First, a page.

# Vibrations of Triatomic Molecules, Landau-Lifshitz

• electricspit
In summary, the homework equation for Problem 1 is V=k(y_1-y_2)^2+k(y_3-y_2)^2. The attempt at a solution is to find delta, but I'm having trouble understanding why they take the potential energy to be of the form (1/2)k2l2δ2.
electricspit

## Homework Statement

https://ia701205.us.archive.org/11/items/Mechanics_541/LandauLifshitz-Mechanics.pdf

Page 72 of the book itself, but Page 81 of the PDF. Problem 1.

## Homework Equations

See Section 24 of the book.

## The Attempt at a Solution

So far I have completed and understand the kinetic energy part of both the transverse and longitudinal modes of oscillation of the molecules for Problem 1, as well as the potential energy for the longitudinal mode. For some reason I cannot figure out, after many hours of tedious thinking why they have the potential energy they do for the transverse case.

If anyone could explain this, it would be very helpful.

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Hello, electricspit.

Consider arbitrary vertical displacements of the atoms as shown in the attached figure. Please show us your attempt at expressing the angle δ in terms of y1, y2, y3, S12, and S23.

EDIT: I was assuming your question has to do with the expression given by LL for δ. If not, are you asking why they take the potential energy to be of the form (1/2)k2l2δ2?

#### Attachments

• LL page 72.png
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Hello TSny,

Thanks for the reply, I was asking the latter rather than the former, but if that is the correct diagram for this case I am completely wrong in my initial assumptions.

They express delta in terms of y1, y2, y3, and l alone, so I'm wondering where the S12, S13 come into play.

My attempts at finding delta were obviously wrong because I wasn't using a diagram like this because they mentioned delta being the angle ABA with y1=y3, so I assumed it was the open angle at y2.

Does this make sense?

EDIT: Well I reread the LL question definition of delta and it seems that I missed the word "deviation". How unfortunate. Now I have:

$\delta=\frac{y_1-y_2}{\ell}+\frac{y_3-y_2}{\ell}$

Which is correct.

Now for the potential energies I had started with:

$V=\frac{1}{2}k(y_1-y_2)^2+\frac{1}{2}k(y_3-y_2)^2$

Which, resting upon the fact that:

$y_1-y_2=\frac{\ell\delta}{2}$
$y_1=y_3$

Would give me:

$V=\frac{1}{4}k\ell^2\delta^2$

Which is half of the answer they're getting.

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electricspit said:
Now I have:

$\delta=\frac{y_1-y_2}{\ell}+\frac{y_3-y_2}{\ell}$

Which is correct.
OK. For arbitrary displacements, you should be able to show that ##\delta = \theta_1- \theta_2 ## where ##\theta_1 = \sin^{-1}\frac{y_2-y_1}{S_{12}}##, etc. See attached figure. For small displacements and keeping terms only to first order, you get the expression for ##\delta##.

Now for the potential energies I had started with:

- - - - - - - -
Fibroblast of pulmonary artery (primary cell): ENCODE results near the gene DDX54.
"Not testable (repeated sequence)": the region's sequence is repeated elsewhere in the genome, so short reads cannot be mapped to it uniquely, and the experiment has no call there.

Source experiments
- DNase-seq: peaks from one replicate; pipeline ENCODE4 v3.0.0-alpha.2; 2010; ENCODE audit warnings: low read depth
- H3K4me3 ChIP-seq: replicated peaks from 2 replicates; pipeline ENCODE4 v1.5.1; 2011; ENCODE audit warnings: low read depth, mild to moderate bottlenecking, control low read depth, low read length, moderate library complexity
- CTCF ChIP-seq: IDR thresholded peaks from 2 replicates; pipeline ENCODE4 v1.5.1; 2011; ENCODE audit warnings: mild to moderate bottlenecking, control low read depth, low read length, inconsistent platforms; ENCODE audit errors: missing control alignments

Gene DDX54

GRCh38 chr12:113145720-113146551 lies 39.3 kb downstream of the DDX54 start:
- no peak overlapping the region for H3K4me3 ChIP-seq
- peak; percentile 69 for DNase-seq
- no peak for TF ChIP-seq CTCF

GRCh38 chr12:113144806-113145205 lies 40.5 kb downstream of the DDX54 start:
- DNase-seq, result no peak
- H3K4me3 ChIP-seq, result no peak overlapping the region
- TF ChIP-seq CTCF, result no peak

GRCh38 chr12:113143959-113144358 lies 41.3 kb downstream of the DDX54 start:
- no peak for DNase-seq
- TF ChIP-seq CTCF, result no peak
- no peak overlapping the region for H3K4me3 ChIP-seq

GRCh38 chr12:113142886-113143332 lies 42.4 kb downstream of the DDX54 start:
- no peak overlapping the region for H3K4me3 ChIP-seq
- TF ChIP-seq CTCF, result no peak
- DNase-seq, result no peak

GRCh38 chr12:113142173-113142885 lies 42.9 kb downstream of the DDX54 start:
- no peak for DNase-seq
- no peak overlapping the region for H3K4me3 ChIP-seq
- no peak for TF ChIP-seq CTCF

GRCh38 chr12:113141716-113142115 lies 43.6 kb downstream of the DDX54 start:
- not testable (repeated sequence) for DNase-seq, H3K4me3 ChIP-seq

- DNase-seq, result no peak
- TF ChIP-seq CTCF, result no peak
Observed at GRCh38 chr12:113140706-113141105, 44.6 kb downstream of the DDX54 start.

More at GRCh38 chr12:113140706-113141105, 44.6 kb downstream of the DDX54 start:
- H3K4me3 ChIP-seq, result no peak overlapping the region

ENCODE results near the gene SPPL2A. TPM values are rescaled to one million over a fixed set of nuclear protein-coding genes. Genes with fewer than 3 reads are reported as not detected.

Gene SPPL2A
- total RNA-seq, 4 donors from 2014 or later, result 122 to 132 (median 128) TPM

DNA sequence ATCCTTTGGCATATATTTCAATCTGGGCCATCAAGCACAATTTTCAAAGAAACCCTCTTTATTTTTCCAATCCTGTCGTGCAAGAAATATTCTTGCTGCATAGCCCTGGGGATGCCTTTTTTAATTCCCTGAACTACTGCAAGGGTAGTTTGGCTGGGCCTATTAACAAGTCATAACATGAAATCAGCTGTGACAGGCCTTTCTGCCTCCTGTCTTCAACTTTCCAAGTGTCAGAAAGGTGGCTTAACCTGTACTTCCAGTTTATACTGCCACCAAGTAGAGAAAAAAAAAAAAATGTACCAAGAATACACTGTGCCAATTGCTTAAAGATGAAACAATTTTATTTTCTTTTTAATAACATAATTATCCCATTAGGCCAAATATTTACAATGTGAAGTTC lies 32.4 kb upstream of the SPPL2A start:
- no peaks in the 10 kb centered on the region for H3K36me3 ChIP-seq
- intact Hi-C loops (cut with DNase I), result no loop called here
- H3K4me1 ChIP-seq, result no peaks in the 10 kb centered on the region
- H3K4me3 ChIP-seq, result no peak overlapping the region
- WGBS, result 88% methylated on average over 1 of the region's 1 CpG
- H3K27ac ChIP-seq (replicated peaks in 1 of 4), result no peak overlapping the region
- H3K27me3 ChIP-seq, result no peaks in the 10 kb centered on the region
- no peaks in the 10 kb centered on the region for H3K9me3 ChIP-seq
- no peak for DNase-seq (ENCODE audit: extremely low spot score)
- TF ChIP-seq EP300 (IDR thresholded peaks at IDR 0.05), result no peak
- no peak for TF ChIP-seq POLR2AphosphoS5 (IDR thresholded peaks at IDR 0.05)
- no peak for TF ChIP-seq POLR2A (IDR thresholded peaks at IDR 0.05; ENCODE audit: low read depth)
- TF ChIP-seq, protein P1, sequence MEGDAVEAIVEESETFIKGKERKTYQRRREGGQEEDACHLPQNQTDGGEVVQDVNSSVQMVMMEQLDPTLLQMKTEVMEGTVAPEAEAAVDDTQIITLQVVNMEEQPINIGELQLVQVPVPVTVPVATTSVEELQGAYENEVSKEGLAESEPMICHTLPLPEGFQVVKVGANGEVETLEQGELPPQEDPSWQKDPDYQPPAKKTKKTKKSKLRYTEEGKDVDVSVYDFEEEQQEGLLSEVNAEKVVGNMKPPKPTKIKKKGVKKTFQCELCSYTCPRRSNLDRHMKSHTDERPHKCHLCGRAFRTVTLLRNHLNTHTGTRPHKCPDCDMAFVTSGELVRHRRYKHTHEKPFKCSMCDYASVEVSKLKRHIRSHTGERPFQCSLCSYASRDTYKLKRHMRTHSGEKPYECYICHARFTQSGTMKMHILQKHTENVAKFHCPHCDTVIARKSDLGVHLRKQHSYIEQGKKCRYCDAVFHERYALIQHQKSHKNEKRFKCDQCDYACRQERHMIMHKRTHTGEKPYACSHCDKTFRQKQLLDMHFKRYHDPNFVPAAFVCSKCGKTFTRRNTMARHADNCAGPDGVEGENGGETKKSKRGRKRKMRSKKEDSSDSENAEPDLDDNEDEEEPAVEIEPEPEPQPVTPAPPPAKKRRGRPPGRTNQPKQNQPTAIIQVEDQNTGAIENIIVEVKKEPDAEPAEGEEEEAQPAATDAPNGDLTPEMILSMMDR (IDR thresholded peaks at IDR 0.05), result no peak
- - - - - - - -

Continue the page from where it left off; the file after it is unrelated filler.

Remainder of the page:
$V=\frac{1}{2}k(y_1-y_2)^2+\frac{1}{2}k(y_3-y_2)^2$

Which, resting upon the fact that:

$y_1-y_2=\frac{\ell\delta}{2}$
$y_1=y_3$

Would give me:

$V=\frac{1}{4}k\ell^2\delta^2$

Which is half of the answer they're getting.

Note that they use a different force constant k2 for the transverse displacement compared to the linear displacement constant k1. The force constant k2 for the bending mode will depend on the peculiar stiffness properties of the molecular bonds and does not necessarily have a simple relationship to k1.

It seems to me that the form they take for the potential energy just comes from the initial assumption that the potential energy depends only on ##\delta##: ##V(\delta)##. Then, expanding: $$V(\delta) \approx V(0)+V’(0)\delta +\frac{1}{2} V’’(0) \delta^2 + ….$$
You can take ##V(0) = 0## and argue that ##V’(0) = 0##.

So, ##V(\delta) \approx \frac{1}{2} V’’(0) \delta^2## = (const.) ##\delta ^2##

They choose to write the constant in the last expression as ##\frac{1}{2}k_2l^2##, which essentially defines ##k_2##.

#### Attachments

• LL page 72 2.png
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1 person
Ah yes I was just lazy and wrote $k$ when I really meant $k_2$. I was thinking that $k_2$ must have had some other definition, that they probably omitted.

I definitely understand that $V(0)=0$ and $V'(0)=0$ because it is an energy minimum. Taking the constant to be this value seems too "hand-wavy" for me at this moment in time, as I could have taken it to be anything to define some arbitrary force constant $k_2$. The way I'm taking it right now is that at $\delta=0$ the curvature of the potential function will depend on the distance between the two molecules which is given by $\ell$ therefore $V''(0)\propto\ell^2$.

Would this be a correct assumption?

EDIT: Also thank you for your help!

of course I was just think and maybe he expanded at $\ell\delta$:

$V(\ell\delta)=\frac{1}{2}V''(0)\ell^2\delta^2$

and assuming:

$V(\ell\delta)\propto \delta^2$

we have:

$V(\ell\delta)=\frac{1}{2}k_2\ell^2\delta^2$

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I suppose your argument is OK for the presence of ##l^2## in ##V##. I tend to think of ##l^2## as being there so that ##k_2## will have the same units as ##k_1##. ##l## is the only natural length in the problem.

But your argument might be fine.